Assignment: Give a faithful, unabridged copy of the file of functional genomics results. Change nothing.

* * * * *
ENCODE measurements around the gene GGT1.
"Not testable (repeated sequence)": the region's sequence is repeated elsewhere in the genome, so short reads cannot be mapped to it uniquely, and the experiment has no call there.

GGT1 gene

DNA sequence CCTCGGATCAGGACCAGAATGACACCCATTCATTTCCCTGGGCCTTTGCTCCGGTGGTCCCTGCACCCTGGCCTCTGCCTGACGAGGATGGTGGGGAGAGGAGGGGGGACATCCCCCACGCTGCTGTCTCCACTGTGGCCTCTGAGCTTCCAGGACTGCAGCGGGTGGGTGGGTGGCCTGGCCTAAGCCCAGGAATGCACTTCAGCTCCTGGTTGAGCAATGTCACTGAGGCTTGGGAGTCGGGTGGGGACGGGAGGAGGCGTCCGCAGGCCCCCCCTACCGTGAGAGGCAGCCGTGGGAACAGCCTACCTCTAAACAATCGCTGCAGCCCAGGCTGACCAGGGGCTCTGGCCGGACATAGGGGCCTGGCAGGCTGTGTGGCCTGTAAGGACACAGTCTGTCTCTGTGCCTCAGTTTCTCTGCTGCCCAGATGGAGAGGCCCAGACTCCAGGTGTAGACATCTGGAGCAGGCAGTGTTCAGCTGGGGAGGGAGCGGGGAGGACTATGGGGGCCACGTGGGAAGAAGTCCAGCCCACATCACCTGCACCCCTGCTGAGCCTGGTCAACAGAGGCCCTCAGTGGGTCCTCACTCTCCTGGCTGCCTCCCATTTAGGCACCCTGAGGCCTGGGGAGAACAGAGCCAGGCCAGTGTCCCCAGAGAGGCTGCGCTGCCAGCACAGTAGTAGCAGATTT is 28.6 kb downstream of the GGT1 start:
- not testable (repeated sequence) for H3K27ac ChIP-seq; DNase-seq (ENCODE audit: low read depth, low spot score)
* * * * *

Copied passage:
ENCODE measurements around the gene GGT1.
"Not testable (repeated sequence)": the region's sequence is repeated elsewhere in the genome, so short reads cannot be mapped to it uniquely, and the experiment has no call there.

GGT1 gene

DNA sequence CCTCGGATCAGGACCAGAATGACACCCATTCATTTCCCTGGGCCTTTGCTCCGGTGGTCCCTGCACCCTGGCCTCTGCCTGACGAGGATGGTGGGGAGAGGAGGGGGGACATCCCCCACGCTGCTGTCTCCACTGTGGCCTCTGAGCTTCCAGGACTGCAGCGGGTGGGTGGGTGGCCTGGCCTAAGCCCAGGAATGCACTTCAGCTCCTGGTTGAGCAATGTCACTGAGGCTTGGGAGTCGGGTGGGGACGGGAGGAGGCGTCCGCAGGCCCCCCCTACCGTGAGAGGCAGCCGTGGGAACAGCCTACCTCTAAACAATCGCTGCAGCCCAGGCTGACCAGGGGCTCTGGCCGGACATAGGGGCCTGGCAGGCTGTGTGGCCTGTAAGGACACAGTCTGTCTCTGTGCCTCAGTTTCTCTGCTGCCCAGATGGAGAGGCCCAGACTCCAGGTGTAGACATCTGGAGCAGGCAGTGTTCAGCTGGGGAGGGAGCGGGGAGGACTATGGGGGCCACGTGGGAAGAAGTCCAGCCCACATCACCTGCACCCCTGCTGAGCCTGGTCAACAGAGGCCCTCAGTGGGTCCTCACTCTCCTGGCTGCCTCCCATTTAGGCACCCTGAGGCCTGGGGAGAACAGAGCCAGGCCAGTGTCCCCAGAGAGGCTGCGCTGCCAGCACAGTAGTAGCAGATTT is 28.6 kb downstream of the GGT1 start:
- not testable (repeated sequence) for H3K27ac ChIP-seq; DNase-seq (ENCODE audit: low read depth, low spot score)